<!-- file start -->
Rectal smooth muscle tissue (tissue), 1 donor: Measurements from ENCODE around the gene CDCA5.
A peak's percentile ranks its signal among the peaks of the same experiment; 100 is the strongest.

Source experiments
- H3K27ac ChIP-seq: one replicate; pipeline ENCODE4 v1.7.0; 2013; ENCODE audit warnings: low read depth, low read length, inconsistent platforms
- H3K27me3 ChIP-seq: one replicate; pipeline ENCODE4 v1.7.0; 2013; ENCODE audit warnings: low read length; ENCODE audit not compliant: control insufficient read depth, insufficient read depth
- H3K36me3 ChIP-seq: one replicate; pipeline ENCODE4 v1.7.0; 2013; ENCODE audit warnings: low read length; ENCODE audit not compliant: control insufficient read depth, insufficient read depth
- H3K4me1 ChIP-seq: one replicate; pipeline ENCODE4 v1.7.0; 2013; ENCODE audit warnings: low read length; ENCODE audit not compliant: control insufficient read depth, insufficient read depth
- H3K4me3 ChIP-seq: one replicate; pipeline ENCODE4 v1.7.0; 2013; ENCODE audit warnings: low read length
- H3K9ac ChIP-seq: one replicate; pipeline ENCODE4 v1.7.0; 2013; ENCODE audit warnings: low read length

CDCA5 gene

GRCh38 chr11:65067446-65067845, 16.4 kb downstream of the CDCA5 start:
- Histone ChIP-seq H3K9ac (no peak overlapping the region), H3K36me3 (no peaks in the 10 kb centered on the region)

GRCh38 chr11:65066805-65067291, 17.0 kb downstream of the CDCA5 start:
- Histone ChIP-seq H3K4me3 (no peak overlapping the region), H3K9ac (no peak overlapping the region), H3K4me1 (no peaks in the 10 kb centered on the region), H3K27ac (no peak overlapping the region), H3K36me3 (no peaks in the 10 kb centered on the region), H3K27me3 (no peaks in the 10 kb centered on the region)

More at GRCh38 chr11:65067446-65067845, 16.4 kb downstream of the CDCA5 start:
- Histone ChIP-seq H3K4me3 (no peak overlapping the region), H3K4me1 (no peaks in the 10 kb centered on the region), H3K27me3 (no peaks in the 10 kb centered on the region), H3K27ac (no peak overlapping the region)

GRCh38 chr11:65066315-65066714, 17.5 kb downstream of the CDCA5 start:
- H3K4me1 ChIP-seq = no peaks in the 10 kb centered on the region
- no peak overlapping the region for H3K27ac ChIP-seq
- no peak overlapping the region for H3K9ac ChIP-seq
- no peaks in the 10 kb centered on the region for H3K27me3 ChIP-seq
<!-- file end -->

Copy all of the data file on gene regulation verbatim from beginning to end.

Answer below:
Rectal smooth muscle tissue (tissue), 1 donor: Measurements from ENCODE around the gene CDCA5.
A peak's percentile ranks its signal among the peaks of the same experiment; 100 is the strongest.

Source experiments
- H3K27ac ChIP-seq: one replicate; pipeline ENCODE4 v1.7.0; 2013; ENCODE audit warnings: low read depth, low read length, inconsistent platforms
- H3K27me3 ChIP-seq: one replicate; pipeline ENCODE4 v1.7.0; 2013; ENCODE audit warnings: low read length; ENCODE audit not compliant: control insufficient read depth, insufficient read depth
- H3K36me3 ChIP-seq: one replicate; pipeline ENCODE4 v1.7.0; 2013; ENCODE audit warnings: low read length; ENCODE audit not compliant: control insufficient read depth, insufficient read depth
- H3K4me1 ChIP-seq: one replicate; pipeline ENCODE4 v1.7.0; 2013; ENCODE audit warnings: low read length; ENCODE audit not compliant: control insufficient read depth, insufficient read depth
- H3K4me3 ChIP-seq: one replicate; pipeline ENCODE4 v1.7.0; 2013; ENCODE audit warnings: low read length
- H3K9ac ChIP-seq: one replicate; pipeline ENCODE4 v1.7.0; 2013; ENCODE audit warnings: low read length

CDCA5 gene

GRCh38 chr11:65067446-65067845, 16.4 kb downstream of the CDCA5 start:
- Histone ChIP-seq H3K9ac (no peak overlapping the region), H3K36me3 (no peaks in the 10 kb centered on the region)

GRCh38 chr11:65066805-65067291, 17.0 kb downstream of the CDCA5 start:
- Histone ChIP-seq H3K4me3 (no peak overlapping the region), H3K9ac (no peak overlapping the region), H3K4me1 (no peaks in the 10 kb centered on the region), H3K27ac (no peak overlapping the region), H3K36me3 (no peaks in the 10 kb centered on the region), H3K27me3 (no peaks in the 10 kb centered on the region)

More at GRCh38 chr11:65067446-65067845, 16.4 kb downstream of the CDCA5 start:
- Histone ChIP-seq H3K4me3 (no peak overlapping the region), H3K4me1 (no peaks in the 10 kb centered on the region), H3K27me3 (no peaks in the 10 kb centered on the region), H3K27ac (no peak overlapping the region)

GRCh38 chr11:65066315-65066714, 17.5 kb downstream of the CDCA5 start:
- H3K4me1 ChIP-seq = no peaks in the 10 kb centered on the region
- no peak overlapping the region for H3K27ac ChIP-seq
- no peak overlapping the region for H3K9ac ChIP-seq
- no peaks in the 10 kb centered on the region for H3K27me3 ChIP-seq